LeBLANC: My background, at Research In Motion, is sales and marketing, and this hockey deal is a pursuit of passion. The partners liked that someone with real skin in the game was going to personally be involved in the running of the team.
■ Do you have a shareholder agreement for big decision-making?
LeBLANC: It’s very structured. As the CEO, I have authority in-budget and over budget up until about $1 million. I can make the call on my own. Anything above the million and I have to make a call to the board so all the partners agree. Either way, I don’t make any decisions without consulting my partners. We’re in this because we’re all hockey fans, we’ve all been blessed with success in business, we want to win, and we want to do it right.
Liverpool FC plans to play preseason exhibitions in Asia next year but hasn’t finalized any markets yet, according to Billy Hogan, the club’s chief commercial officer.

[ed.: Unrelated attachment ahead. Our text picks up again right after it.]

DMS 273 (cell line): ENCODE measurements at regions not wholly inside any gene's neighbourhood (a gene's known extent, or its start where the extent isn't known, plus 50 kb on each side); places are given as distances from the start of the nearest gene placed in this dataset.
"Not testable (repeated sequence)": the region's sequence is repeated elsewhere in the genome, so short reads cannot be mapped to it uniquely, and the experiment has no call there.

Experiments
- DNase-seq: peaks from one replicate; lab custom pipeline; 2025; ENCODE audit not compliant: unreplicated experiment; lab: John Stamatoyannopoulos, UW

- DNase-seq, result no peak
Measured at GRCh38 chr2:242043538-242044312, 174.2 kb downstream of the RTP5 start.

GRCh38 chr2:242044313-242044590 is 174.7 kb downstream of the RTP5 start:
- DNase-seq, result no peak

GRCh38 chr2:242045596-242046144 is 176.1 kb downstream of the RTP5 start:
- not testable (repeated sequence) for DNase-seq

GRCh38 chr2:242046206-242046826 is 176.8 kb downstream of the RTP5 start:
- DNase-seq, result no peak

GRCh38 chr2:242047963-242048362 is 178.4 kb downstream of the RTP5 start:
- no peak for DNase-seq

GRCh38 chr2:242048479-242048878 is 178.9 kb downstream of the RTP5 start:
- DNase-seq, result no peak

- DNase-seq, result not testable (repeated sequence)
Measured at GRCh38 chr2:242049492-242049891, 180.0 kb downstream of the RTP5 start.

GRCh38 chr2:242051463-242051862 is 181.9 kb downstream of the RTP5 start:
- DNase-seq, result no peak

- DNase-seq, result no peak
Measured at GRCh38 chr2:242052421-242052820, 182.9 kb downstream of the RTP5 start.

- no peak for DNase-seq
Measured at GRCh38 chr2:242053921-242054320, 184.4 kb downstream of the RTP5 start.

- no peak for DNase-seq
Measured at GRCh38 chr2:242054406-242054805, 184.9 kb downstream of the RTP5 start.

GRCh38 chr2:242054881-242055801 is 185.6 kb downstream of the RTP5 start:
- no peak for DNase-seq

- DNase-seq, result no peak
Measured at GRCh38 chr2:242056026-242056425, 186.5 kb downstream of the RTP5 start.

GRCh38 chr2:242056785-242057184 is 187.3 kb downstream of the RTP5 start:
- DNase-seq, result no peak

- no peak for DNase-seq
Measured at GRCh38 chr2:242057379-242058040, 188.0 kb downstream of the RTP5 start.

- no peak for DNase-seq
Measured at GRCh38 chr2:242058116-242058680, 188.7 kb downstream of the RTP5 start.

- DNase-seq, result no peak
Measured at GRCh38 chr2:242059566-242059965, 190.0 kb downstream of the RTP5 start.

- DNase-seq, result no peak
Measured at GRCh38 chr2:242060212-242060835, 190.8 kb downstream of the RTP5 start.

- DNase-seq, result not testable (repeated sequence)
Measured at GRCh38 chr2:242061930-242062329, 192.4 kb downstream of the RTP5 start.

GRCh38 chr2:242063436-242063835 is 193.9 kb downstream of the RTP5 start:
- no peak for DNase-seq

Hogan said that business staff will evaluate markets later this year and meet with the soccer staff to get their feedback before finalizing a preseason plan, but more than likely, they will return to Asia.
Liverpool is an international draw.
Photo by:GETTY IMAGES
Executive Editor Abraham Madkour and staff writer Tripp Mickle analyze the "summer of soccer," what it means for the sport in the U.S. and what it could mean for Major League Soccer.
Hogan said he would like to expand the team’s roster of regional sponsorships in the coming years. It already has global deals in most of the major categories such as airline, beer, automotive and banking.
“Now it’s a question of where we have opportunities on a regional level,” Hogan said.
The team last did a tour to Asia in 2013. It played before 85,000 spectators in Jakarta and 55,000 spectators in Thailand.